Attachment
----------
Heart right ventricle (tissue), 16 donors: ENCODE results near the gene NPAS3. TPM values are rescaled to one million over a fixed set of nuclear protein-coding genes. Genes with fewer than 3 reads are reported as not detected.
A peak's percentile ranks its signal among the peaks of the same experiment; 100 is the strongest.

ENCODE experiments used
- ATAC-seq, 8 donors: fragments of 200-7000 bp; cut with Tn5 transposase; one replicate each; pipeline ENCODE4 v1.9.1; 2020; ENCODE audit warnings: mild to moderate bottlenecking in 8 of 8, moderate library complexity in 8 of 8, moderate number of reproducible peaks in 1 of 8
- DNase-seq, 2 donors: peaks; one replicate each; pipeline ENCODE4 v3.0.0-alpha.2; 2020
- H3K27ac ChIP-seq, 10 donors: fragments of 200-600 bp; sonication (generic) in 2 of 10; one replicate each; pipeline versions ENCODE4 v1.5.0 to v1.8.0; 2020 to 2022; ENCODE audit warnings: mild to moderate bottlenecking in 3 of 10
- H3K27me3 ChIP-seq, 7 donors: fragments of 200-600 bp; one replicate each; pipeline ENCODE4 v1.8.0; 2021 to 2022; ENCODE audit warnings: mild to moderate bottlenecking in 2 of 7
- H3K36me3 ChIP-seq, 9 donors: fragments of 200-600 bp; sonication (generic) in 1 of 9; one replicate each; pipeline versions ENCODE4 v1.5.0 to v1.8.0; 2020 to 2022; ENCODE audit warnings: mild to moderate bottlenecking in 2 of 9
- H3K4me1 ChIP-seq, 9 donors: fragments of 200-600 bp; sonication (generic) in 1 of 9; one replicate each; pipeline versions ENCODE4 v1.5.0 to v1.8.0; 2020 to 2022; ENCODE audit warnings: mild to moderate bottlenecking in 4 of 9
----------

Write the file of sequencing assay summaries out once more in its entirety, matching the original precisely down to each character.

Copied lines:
Heart right ventricle (tissue), 16 donors: ENCODE results near the gene NPAS3. TPM values are rescaled to one million over a fixed set of nuclear protein-coding genes. Genes with fewer than 3 reads are reported as not detected.
A peak's percentile ranks its signal among the peaks of the same experiment; 100 is the strongest.

ENCODE experiments used
- ATAC-seq, 8 donors: fragments of 200-7000 bp; cut with Tn5 transposase; one replicate each; pipeline ENCODE4 v1.9.1; 2020; ENCODE audit warnings: mild to moderate bottlenecking in 8 of 8, moderate library complexity in 8 of 8, moderate number of reproducible peaks in 1 of 8
- DNase-seq, 2 donors: peaks; one replicate each; pipeline ENCODE4 v3.0.0-alpha.2; 2020
- H3K27ac ChIP-seq, 10 donors: fragments of 200-600 bp; sonication (generic) in 2 of 10; one replicate each; pipeline versions ENCODE4 v1.5.0 to v1.8.0; 2020 to 2022; ENCODE audit warnings: mild to moderate bottlenecking in 3 of 10
- H3K27me3 ChIP-seq, 7 donors: fragments of 200-600 bp; one replicate each; pipeline ENCODE4 v1.8.0; 2021 to 2022; ENCODE audit warnings: mild to moderate bottlenecking in 2 of 7
- H3K36me3 ChIP-seq, 9 donors: fragments of 200-600 bp; sonication (generic) in 1 of 9; one replicate each; pipeline versions ENCODE4 v1.5.0 to v1.8.0; 2020 to 2022; ENCODE audit warnings: mild to moderate bottlenecking in 2 of 9
- H3K4me1 ChIP-seq, 9 donors: fragments of 200-600 bp; sonication (generic) in 1 of 9; one replicate each; pipeline versions ENCODE4 v1.5.0 to v1.8.0; 2020 to 2022; ENCODE audit warnings: mild to moderate bottlenecking in 4 of 9